8 Transitional local enhanced Before 1 April 2013, some enhanced services were services (for 2013/14) specified and commissioned locally by PCTs more commonly known as local enhanced services (LESs). Responsibility for such services which did not expire on or before 31 March 2013 transferred to NHS. England. NHS England has directed CCGs to manage these services, now known as transitional enhanced services, on its behalf. Mid year review points were included in the transfer arrangements giving CCGs the opportunity to decide how to use the funding beyond this point. Local improvement schemes CCGs do not have powers in their own right to pay for improvements in services provided under the GP. contract. CCGs can, however, apply to the relevant NHS. England area team for delegated powers to use resources from their budget to pay for improvements in services provided under their GP. contract or to support activities such as clinical audit or peer review.
9 Funding for GMS practices Major funding streams There are several major funding streams for GMS practices : Funding stream Details The global sum funds a The bulk of these payments are determined by an practice for delivering essential allocation formula which funds practices based on and additional services to its practice workload and circumstances (including registered list of patients. patient demographics such as need (morbidity and mortality), age and gender). Minimum practice Income This was introduced when the contract payment Guarantee (MPIG) is a structure changed in 2004. Payments made under financial protection scheme MPIG are called correction factor payments. From which many practices currently 2014/15 funding to general practice will move receive additional income from. towards equitable funding over a seven year 7. The GP practice A guide for community pharmacists and pharmacy staff Funding stream Details period.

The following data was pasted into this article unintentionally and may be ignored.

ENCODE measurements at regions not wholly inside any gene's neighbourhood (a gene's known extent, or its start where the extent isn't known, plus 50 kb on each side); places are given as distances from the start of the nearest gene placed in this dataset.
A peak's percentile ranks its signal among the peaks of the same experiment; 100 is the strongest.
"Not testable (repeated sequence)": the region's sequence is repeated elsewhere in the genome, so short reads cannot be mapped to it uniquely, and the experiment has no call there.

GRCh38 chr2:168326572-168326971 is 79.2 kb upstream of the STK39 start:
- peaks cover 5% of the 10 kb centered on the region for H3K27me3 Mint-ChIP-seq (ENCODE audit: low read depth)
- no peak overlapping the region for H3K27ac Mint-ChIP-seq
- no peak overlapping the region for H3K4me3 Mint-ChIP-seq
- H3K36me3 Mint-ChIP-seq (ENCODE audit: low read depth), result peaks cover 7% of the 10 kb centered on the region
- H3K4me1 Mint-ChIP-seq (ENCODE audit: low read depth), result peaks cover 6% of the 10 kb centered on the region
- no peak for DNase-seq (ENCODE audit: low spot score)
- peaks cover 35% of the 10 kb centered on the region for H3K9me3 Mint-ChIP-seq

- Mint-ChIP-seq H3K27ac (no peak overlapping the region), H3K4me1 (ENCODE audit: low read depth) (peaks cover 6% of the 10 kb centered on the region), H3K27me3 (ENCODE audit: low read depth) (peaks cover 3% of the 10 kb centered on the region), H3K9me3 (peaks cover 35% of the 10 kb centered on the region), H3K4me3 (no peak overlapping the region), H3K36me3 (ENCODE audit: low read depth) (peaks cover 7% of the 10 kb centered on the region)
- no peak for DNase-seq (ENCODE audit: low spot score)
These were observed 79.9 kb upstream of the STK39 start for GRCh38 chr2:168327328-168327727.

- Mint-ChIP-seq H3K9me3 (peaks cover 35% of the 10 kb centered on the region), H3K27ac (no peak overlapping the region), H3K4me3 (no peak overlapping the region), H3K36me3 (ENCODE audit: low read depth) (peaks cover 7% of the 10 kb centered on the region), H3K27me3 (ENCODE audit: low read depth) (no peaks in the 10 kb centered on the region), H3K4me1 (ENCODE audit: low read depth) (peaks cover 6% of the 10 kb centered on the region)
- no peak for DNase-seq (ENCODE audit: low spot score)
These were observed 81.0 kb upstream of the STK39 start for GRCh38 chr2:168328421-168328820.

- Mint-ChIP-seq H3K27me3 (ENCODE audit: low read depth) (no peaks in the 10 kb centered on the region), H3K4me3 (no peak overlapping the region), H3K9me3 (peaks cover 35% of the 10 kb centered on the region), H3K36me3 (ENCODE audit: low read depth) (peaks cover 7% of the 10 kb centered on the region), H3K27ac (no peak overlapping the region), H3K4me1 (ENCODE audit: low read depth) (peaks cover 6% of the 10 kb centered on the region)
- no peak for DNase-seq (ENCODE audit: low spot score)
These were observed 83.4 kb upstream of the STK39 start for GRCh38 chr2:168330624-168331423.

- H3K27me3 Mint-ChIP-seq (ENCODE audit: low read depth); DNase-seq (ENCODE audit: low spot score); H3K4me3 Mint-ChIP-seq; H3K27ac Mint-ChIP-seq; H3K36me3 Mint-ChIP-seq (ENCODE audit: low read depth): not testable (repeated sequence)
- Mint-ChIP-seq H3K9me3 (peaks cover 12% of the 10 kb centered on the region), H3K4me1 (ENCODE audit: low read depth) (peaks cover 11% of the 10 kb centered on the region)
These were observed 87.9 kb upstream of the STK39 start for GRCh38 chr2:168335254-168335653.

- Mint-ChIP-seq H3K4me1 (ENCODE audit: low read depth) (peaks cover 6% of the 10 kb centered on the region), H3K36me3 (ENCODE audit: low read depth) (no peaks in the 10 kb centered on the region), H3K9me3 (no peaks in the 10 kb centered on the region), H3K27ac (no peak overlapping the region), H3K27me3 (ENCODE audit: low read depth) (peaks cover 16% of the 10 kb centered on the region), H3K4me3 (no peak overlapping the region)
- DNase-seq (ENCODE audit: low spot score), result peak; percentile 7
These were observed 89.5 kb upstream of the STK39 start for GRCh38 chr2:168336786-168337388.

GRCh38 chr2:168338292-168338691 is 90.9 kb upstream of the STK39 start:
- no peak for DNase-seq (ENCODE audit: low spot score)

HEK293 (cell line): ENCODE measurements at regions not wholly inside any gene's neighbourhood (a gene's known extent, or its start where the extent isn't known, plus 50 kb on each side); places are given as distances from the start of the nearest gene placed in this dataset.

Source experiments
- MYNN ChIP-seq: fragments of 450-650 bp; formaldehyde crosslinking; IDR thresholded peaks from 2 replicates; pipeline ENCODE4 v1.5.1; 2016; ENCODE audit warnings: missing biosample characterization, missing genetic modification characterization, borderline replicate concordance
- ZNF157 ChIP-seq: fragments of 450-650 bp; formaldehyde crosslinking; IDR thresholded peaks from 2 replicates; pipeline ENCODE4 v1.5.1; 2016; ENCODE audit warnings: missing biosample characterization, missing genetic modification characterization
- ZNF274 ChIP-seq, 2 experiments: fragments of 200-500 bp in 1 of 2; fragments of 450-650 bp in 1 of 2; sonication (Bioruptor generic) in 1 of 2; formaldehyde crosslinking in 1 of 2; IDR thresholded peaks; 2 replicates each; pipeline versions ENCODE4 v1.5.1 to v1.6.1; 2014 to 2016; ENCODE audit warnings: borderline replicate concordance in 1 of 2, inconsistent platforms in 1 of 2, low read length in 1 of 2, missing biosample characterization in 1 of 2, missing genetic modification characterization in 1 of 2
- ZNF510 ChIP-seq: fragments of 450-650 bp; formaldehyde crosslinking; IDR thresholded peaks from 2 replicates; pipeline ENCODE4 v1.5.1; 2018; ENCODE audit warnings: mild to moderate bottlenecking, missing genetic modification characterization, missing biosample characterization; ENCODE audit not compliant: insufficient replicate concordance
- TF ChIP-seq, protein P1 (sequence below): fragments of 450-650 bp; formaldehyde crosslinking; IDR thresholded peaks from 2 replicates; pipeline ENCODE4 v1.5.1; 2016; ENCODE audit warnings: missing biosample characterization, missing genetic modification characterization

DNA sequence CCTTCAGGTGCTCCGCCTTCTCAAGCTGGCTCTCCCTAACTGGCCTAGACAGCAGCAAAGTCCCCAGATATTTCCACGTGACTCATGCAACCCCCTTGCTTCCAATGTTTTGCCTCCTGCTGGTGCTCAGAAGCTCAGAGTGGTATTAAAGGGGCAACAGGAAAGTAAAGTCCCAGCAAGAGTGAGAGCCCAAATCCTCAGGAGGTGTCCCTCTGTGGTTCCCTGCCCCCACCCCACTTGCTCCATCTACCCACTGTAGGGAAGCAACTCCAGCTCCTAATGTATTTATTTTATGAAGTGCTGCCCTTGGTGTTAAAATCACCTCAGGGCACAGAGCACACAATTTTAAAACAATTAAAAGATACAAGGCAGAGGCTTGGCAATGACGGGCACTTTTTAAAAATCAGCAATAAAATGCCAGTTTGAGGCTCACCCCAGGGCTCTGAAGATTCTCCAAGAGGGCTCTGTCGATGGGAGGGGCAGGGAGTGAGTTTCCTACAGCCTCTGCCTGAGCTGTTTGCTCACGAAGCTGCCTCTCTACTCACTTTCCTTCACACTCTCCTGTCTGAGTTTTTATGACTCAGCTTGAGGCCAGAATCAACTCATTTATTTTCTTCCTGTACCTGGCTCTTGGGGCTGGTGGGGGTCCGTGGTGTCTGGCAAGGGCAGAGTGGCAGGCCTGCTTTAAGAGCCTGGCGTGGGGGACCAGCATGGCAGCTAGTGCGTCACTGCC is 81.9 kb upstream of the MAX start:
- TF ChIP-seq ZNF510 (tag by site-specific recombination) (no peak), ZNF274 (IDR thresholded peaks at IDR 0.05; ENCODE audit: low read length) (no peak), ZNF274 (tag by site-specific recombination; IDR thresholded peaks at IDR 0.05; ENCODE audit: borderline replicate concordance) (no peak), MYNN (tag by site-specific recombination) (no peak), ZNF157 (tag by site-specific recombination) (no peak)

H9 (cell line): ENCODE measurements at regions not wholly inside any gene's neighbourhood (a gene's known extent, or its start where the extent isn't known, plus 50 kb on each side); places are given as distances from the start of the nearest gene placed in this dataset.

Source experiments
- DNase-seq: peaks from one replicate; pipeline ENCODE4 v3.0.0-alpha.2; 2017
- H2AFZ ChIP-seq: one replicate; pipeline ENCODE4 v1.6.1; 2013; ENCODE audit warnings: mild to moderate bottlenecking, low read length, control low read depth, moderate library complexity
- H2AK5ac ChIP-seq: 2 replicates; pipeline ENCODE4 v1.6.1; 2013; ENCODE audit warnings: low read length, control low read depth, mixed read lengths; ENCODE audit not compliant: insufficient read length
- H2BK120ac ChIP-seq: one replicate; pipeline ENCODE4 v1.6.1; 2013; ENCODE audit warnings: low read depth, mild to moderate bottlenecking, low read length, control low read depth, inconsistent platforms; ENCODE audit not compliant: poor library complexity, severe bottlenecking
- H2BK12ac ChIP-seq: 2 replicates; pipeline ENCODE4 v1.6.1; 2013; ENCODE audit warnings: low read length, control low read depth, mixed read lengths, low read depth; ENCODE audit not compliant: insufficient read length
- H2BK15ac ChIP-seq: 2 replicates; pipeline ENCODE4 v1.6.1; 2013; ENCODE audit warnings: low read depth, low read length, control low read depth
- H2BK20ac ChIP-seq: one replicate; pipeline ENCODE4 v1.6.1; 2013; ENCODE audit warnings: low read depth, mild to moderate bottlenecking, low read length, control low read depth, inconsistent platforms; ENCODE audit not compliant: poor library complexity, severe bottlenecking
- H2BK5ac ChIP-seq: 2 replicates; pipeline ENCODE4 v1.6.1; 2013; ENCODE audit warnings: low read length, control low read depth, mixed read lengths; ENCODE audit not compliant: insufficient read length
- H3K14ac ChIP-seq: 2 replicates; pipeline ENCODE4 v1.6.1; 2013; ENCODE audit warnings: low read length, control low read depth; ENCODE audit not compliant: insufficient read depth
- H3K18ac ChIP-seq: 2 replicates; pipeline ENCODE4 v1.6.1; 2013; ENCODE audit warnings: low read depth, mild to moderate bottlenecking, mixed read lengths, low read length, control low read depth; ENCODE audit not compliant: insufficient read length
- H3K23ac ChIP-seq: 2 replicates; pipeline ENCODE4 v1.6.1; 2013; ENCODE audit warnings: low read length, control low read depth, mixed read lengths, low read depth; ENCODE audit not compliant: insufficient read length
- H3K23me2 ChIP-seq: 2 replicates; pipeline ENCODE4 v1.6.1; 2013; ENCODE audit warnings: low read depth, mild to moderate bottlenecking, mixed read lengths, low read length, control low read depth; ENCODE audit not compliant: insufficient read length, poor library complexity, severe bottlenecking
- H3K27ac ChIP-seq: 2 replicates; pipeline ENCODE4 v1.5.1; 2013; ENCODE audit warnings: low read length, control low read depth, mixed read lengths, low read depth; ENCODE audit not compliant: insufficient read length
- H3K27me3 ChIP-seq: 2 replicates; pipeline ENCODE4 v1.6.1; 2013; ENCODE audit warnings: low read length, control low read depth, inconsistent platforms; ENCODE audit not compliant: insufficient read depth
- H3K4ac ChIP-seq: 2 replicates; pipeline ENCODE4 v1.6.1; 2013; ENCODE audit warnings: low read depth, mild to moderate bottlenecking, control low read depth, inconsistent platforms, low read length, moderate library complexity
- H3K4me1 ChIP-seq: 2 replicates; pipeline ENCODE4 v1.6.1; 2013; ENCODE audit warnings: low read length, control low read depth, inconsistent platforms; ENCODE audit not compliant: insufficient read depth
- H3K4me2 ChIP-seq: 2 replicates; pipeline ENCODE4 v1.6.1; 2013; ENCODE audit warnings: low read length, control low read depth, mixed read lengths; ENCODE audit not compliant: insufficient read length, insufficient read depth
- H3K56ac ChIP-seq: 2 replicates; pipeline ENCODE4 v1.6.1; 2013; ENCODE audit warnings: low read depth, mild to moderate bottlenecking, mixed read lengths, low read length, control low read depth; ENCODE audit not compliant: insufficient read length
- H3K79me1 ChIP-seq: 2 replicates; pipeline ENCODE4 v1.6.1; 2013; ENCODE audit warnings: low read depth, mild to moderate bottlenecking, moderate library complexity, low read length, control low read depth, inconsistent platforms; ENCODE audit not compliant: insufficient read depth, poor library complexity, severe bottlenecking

10 MPIG payments will be taken into account, gradually phasing them out. The Quality and Outcomes The QOF measures practice achievement against Framework (QOF) is a evidence based clinical, public health, quality and voluntary scheme that provides productivity and patient experience indicators. funding to support aspiration to Although voluntary, the majority of practices and achievement of a range of participate. practices score points according to their quality standards, by rewarding levels of achievement and payments are calculated practices for the volume and on the points the practices achieve. In 2013/14, quality of care delivered to their practices can achieve a maximum of 900 QOF. patients. points, although payments will vary with the size of the practice and the prevalence of medical conditions for that practice 's population, to reflect the workload involved. For more details see the section on QOF below.